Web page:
This request will return a much larger quantity of data, Even that data, however, is confined to the command prompt itself. That said, there are two extremely powerful methods for further investigating this behavior.
The first and probably most dense method is using the trace-acai function to print everything that happens in cURL. This function takes everything that happens during the request process and turns it into an ASCII output you can see and parse. You can do this using the following request:
curl https://example.com/ -d sendthisdata --trace-ASCII
Another approach is the SSLKEYLOGFILE environmental variable. With this variable, you can save encrypted traffic activity to a specific file, making the data available for analysis using tools like Wireshark.
To do this, first set your variable:
You can send any cURL request you want from here. After making the request, notify Wireshark where the credentials are stored. Do this by pointing its settings file to the TLS key file.
Now Wireshark can read everything that happened during the submission process.
How to be More Adaptable?
cURL allows you versatility in how you make requests. For example, cURL lets you pass custom HTTP headers. You use this to hide a particular header like user-agent:
curl https://example.com -H "User-agent: removed"
Headers aren’t the only thing you can alter. You can even modify the method you are using for your unique interaction at a very fine level. For example, to make a more specialized type of PUT, you can use cURL’s SWOOSH method:
curl -T localfile -X SWOOSH https://example.com/remove_name -o save
Of course, there are times when your surroundings require flexibility. Testing servers within your test environment is a prime example. If you have a server on 184.108.40.206, a certificate error can block your request. In this case, you can exploit cURL’s extensive flexibility and tell the system to expect a certificate mismatch.
curl https://example.com/ --resolve example.com:443:220.127.116.11
With this flexibility in your requests and methodologies, you can also alter protocols. For example, depending on your current command request, you can set multiple HTTP versions:
curl --http1.0 https://example.com curl --http2 https://example.com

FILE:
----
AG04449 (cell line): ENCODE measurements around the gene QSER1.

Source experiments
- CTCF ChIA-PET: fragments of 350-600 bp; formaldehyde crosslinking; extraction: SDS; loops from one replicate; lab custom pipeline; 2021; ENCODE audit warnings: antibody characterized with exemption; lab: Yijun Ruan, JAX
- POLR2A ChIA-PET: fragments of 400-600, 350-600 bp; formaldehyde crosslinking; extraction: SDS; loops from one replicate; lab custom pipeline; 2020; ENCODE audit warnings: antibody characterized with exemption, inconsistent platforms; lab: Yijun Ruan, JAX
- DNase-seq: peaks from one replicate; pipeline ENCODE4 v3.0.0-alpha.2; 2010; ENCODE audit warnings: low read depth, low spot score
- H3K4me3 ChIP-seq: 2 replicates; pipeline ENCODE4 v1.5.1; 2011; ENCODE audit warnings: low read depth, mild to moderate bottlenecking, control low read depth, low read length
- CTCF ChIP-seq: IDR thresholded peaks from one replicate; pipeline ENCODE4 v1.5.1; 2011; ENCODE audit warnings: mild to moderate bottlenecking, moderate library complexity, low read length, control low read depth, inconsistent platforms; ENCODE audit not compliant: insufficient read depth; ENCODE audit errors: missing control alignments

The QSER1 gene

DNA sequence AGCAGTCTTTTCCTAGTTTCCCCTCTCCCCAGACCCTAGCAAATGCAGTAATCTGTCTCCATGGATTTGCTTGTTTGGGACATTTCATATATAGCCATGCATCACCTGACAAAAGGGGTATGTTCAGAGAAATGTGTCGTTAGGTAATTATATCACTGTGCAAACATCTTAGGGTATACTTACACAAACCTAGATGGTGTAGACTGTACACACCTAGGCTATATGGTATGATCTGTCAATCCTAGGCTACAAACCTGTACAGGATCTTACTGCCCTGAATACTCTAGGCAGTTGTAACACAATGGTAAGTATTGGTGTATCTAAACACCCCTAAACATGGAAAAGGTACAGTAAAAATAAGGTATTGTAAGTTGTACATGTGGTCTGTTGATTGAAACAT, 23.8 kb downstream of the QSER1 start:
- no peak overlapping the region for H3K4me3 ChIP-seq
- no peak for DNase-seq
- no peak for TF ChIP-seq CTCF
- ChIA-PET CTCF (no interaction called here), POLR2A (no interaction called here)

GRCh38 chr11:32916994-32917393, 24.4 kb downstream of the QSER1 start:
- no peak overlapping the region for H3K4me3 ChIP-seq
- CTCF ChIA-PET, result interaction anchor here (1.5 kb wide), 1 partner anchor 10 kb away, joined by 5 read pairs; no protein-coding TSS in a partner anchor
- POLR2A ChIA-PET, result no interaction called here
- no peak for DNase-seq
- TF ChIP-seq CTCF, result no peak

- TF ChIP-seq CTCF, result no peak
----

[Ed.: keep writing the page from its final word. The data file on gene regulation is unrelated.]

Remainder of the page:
Are You Ready to take your cURL file uploads to the next level?
cURL is a tremendously powerful tool for modern web developers. This is because it offers something for almost everyone. cURL’s seeming simplicity lies in its ability to perform complicated interactions, manage cookies in fascinating and useful ways, and even expose its underlying capabilities in great detail, as we’ve seen today.
But if cURL seems difficult to navigate to you, then we can help. Every month, Filestack processes billions of files uploads, transformations, and downloads, to provide a safe and secure system that allows users to manage their files quickly and without problems—and we can’t help you do that as well.
Filestack is a great place to upload and store files using cURL file uploads.
Related: How to Upload Files to an Amazon S3 Bucket Using Python
Related: Export Files to Zip Folders Using Filestack
FAQs about cURL file upload
How do I save a file in cURL?
To download the output of a cURL request to a file, write down the “o” or “–output” option and then your desired file name.
Where are cURL files saved?
You can see saved cURL files in your current working directory. You can change the save location by adding the full path of your preferred directory after the “o” or “–output” option.
How can I download a file from cURL command?
There are two ways. The first refers to using the “-O” or “–remote-name” option to download a file and retain its original name. The second refers to specifying a custom name by appending “-o” or “output” followed by your desired file name in the cURL command.
Can cURL transfer files?
You can transfer files in cURL. You can use various protocols, including HTTP, HTTPS, and more.